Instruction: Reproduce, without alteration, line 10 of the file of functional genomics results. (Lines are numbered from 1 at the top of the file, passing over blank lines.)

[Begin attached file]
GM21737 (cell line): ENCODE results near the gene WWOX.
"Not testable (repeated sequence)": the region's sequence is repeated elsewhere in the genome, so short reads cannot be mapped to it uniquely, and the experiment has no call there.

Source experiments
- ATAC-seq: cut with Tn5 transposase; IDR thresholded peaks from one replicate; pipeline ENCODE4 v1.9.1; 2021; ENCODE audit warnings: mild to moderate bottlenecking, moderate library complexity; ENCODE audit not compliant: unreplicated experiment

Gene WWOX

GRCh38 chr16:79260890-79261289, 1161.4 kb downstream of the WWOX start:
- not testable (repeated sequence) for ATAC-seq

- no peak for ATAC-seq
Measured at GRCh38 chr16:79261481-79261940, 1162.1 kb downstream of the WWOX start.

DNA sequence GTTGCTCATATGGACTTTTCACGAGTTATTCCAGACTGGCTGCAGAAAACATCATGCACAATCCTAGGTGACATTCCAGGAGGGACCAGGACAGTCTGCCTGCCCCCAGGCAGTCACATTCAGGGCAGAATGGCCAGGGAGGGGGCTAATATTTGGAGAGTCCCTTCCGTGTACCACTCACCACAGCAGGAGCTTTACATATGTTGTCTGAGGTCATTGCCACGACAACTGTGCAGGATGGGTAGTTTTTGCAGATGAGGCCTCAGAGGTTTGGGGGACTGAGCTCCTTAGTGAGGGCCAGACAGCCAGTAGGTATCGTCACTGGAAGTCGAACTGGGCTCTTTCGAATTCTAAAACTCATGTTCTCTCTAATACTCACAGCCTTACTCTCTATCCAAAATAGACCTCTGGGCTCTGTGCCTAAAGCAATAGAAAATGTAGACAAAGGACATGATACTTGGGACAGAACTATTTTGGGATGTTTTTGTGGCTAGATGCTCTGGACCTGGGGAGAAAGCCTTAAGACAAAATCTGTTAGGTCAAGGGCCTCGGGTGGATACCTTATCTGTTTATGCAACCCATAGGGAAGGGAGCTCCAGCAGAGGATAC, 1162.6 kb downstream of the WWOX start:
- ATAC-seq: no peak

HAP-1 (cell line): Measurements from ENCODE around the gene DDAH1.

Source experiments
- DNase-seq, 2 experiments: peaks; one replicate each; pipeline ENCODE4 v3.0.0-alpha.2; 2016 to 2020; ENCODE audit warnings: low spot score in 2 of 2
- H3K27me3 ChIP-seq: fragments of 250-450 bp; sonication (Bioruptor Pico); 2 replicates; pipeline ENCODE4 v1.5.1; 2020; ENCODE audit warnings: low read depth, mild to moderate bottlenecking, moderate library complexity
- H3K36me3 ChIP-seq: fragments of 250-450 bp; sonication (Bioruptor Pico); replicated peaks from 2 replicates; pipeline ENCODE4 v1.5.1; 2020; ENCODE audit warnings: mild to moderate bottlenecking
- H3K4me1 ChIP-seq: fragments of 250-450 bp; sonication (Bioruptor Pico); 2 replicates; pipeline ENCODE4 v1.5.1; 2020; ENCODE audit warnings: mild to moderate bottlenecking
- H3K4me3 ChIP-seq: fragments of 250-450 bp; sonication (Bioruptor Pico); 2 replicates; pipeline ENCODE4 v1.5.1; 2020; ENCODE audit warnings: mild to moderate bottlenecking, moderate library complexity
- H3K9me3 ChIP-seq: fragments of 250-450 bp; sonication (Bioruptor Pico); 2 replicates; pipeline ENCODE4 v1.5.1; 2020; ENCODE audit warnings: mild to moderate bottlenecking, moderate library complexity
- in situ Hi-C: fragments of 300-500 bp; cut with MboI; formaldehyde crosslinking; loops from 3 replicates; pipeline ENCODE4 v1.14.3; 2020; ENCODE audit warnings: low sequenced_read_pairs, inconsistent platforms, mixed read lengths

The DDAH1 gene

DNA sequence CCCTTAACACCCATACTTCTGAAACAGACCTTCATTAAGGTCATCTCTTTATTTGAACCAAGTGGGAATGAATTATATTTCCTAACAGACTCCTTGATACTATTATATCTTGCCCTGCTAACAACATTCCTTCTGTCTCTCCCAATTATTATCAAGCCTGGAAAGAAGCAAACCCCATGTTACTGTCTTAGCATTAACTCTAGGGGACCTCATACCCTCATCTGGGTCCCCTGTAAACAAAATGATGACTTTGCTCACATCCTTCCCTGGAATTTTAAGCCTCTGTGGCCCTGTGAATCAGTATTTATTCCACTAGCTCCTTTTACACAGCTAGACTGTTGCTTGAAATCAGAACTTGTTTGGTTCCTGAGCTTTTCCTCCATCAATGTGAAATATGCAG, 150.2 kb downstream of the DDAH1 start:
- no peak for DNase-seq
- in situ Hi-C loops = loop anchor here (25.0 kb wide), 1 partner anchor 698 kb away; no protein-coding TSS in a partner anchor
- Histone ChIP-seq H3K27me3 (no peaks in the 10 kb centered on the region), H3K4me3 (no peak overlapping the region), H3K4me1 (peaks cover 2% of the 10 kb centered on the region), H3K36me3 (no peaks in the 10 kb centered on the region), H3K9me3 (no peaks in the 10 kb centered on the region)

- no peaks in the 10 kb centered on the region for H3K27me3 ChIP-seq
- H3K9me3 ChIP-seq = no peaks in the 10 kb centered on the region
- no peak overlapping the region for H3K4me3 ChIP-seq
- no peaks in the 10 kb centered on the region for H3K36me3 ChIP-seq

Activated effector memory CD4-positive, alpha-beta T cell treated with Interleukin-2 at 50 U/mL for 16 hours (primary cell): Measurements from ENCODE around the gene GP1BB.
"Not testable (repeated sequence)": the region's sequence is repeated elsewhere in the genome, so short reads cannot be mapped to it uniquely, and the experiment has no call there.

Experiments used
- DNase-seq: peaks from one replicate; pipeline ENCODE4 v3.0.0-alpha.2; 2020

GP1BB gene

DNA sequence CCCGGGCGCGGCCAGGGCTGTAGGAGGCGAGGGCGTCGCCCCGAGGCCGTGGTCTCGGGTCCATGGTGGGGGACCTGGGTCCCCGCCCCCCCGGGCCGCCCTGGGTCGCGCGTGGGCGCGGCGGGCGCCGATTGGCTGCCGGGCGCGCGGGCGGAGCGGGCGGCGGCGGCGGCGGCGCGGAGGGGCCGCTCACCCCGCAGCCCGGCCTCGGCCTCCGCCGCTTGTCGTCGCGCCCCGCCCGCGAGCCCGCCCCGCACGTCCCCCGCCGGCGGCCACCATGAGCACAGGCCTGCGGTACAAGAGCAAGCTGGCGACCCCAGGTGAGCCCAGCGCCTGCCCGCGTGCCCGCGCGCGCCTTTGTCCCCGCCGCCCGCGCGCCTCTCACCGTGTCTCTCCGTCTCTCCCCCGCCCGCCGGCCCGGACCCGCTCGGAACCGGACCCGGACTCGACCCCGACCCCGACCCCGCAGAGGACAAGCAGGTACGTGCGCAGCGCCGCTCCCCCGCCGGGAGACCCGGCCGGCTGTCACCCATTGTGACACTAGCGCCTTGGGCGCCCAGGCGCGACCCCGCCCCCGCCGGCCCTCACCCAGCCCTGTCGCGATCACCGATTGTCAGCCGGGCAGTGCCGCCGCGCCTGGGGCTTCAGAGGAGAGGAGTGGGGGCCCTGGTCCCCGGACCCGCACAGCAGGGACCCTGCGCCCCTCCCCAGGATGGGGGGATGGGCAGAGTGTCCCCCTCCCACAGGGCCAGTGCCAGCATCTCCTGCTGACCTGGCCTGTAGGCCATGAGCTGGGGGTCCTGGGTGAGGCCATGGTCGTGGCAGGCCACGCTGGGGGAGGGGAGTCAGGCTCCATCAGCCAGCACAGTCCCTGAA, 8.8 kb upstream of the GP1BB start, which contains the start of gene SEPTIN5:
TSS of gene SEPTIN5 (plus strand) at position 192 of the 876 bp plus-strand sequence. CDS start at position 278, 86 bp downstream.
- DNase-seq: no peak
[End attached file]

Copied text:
DNA sequence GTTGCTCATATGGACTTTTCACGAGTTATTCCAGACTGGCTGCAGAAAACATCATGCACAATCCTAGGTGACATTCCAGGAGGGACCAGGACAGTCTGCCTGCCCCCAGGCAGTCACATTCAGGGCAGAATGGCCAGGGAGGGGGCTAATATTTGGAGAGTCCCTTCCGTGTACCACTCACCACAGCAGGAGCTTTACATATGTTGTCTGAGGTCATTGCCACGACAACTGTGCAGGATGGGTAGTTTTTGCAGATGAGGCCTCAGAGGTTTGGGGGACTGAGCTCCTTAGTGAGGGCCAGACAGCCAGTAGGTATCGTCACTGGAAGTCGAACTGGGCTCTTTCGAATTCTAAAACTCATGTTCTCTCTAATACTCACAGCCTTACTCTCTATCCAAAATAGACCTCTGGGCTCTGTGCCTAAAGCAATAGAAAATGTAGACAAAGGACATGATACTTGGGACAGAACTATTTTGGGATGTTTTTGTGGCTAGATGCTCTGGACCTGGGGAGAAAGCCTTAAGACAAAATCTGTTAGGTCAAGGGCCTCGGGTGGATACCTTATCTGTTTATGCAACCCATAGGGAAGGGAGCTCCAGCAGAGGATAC, 1162.6 kb downstream of the WWOX start: